Call of the Sea review: A Lovecraftian tale for the optimist

Raw Fury
Raw Fury /

If you are a fan of H.P. Lovecraft but quarantine brain has already filled your madness quota, check out the happier side of his lore with Call of the Sea.

Title: Call of the Sea
Developer: Out of the Blue Games
Publishers: Raw Fury
Platforms: Xbox One (reviewed), Xbox Series X, Xbox Series S, Microsoft Windows
Release Date: December 8th, 2020

In the past few years, there has been a surge of Lovecraftian games and they all have a lot in common. Games like Call of Cthulhu or The Sinking City all deal with dark themes of rising, dreaming gods and falling into the depths of madness but not all Lovecraftian games have to be dark and dismal, nay nay. There is a game that takes the Lovecraftian themes of losing yourself, secrets that rest in the deep and transformation into something that’s filled with hope, color and life. Call of the Sea released on the Xbox Game Pass and this isn’t one you will want to miss.

Call of the Sea follows a woman named Nora. It is the 1930’s and she is on a mission to locate her husband, Harry. He headed to the South Pacific on a mission to find a cure for his wife’s mysterious disease and he disappeared. A strange package with a clue shows up at their home and she heads to the last island he was seen on to find his whereabouts. Along the way she learns things about her husband, about the island, about the disease and about herself.

Call of the Sea
Raw Fury /

Where most games that are based around the works of H.P. Lovecraft find the protagonists spiraling down into madness and losing themselves to magic and mystery but this game really turns that idea on its head. It still deals in transformation, magic and mystery but this time it’s about a woman finding who she is and the strength inside her.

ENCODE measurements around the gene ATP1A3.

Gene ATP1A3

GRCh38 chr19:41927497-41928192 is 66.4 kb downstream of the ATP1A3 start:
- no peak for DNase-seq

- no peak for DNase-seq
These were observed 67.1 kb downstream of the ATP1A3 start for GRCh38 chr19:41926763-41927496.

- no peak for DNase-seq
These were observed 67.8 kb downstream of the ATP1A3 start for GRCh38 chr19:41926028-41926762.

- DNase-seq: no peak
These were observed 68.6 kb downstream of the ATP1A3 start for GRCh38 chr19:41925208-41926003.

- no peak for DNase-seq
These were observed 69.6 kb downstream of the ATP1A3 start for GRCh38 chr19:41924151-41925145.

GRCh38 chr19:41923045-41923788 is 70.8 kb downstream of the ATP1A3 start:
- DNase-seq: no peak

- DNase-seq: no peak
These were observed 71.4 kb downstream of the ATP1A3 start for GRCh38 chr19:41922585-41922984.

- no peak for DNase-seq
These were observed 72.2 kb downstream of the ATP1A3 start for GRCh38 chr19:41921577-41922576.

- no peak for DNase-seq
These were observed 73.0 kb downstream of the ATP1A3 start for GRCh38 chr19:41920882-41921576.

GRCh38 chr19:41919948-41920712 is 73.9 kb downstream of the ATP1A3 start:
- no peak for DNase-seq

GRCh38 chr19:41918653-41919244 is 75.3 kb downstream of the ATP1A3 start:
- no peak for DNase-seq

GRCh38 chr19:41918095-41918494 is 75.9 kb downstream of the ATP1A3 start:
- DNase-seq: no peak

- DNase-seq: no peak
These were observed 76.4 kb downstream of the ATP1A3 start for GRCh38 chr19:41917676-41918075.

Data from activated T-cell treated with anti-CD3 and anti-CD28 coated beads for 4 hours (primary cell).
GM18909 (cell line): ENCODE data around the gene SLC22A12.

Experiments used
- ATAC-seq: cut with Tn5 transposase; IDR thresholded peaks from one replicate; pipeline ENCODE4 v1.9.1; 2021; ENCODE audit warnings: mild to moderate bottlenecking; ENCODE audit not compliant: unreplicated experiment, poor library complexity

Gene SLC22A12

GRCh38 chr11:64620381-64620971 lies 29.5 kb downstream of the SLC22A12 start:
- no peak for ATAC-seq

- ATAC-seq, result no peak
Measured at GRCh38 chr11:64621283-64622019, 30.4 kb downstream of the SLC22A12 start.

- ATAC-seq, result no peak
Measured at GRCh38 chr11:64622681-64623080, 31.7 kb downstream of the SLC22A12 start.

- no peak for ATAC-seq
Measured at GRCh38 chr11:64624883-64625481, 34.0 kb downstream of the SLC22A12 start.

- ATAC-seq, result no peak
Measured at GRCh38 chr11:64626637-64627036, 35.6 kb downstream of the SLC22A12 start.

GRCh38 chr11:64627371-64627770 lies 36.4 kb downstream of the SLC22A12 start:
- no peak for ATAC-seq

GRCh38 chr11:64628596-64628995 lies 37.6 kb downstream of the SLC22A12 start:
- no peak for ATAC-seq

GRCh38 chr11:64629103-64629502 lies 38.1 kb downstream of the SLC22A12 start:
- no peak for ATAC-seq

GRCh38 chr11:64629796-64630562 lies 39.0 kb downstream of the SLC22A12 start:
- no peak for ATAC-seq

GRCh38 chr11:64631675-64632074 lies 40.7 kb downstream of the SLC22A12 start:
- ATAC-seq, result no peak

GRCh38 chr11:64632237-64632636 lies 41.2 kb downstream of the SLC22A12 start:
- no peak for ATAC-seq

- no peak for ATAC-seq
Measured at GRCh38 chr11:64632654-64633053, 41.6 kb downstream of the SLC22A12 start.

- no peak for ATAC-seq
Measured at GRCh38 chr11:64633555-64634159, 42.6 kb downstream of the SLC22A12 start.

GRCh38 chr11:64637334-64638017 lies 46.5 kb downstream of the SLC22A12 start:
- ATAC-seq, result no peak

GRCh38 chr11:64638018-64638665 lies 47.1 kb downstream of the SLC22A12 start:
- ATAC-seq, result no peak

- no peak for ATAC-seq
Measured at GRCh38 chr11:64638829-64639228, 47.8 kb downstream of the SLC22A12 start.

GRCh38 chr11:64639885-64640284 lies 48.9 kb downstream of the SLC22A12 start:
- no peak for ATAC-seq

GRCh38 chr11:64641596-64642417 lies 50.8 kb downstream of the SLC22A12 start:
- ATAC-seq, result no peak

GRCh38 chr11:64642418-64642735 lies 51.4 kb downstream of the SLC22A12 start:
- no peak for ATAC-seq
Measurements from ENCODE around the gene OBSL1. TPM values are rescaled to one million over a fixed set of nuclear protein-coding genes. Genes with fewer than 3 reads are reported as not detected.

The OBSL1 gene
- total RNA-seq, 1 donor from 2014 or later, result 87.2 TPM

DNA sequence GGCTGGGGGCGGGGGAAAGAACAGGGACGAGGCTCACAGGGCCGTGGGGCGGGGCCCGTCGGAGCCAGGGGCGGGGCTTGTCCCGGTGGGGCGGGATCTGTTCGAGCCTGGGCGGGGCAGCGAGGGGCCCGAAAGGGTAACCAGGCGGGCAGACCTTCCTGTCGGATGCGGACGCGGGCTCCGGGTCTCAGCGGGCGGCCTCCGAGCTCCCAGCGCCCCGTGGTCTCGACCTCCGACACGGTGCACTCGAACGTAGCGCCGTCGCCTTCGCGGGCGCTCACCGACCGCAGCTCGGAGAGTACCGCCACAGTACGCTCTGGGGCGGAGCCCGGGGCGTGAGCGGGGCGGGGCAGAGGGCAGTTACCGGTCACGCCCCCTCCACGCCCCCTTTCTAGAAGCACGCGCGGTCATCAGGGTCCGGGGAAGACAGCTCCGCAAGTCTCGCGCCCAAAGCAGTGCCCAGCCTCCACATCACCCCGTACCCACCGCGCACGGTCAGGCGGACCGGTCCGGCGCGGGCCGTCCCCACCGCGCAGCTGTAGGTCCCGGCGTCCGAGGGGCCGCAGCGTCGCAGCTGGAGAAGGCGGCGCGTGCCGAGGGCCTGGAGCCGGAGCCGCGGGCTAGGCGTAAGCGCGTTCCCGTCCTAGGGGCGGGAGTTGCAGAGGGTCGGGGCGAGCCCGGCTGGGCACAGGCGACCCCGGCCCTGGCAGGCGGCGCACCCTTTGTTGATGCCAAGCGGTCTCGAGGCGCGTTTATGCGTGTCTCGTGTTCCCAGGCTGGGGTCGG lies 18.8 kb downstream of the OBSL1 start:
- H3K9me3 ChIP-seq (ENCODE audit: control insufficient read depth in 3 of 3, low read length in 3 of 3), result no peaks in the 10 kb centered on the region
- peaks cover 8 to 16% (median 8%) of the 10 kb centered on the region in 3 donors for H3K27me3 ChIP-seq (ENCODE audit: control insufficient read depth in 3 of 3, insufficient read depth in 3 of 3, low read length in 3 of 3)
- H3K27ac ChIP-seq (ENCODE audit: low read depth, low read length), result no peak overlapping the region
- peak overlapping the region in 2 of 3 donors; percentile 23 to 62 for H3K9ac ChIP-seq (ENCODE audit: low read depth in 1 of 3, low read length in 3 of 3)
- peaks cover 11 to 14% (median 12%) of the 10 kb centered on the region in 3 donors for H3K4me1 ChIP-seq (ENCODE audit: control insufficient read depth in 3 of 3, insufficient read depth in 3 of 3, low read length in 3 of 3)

Call of the Sea seems to be an amalgamation of who Lovecraft stories: Call of Cthulhu and Shadow Over Innsmouth. There is a lot of inclusion of South Pacific lore and stories alongside the fictional story of Nora. Nora is living a life of increasing pain and debilitation but this island seems to almost heal her.

Before I talk about everything that I love about this game, I want to talk about the one thing that really rolled my oats and that’s the puzzle difficulty. I am all for a challenging puzzle. I grew up on Resident Evil, so story-heavy games with a penchant for puzzles are my bread and butter but this game just takes it a little too far.

Call of the Sea
Raw Fury /

There are six chapters in Call of the Sea and in two of them there were puzzles so difficult that I HAD to consult YouTube. There are no hints, no explanation of what to do or where to go and most of the time, with some patience, you can figure it out, but there are two instances where the puzzle difficulty was outrageous and unnecessary.

Aside from the frustration of two puzzles, Call of the Sea is a well-made and well-told story that is filled to the brim with color and environment. I love the cartoonish and bright graphic design which is the exact opposite of any Lovecraft game played in the past (aside from Cthulhu Saves the World and Cthulhu Saves Christmas which are meta-kawaii delights). It’s just rare to see a game or a movie use a Lovecraftian theme to weave a story of positivity and enlightenment instead of the standard journey to the ends of madness, suffering and despair.

This is definitely a game worth the handful of hours it takes to complete. There are two endings but both of them may break your heart a little bit. If you have Xbox Game Pass, then there is no excuse not to download this hidden gem and give it a whirl.

Call of the Sea is a visually beautiful story of a woman’s road to self-discovery and acceptance against a backdrop of Lovecraftian lore and storytelling. The great length and colorful graphics make for a medium-sized adventure, as long as you don’t rage quit from one of the puzzles.. Out of the Blue Games. . Call of the Sea. 10

A copy of this game was provided to App Trigger for the purpose of this review. All scores are ranked out of 10, with .5 increments. Click here to learn more about our Review Policy.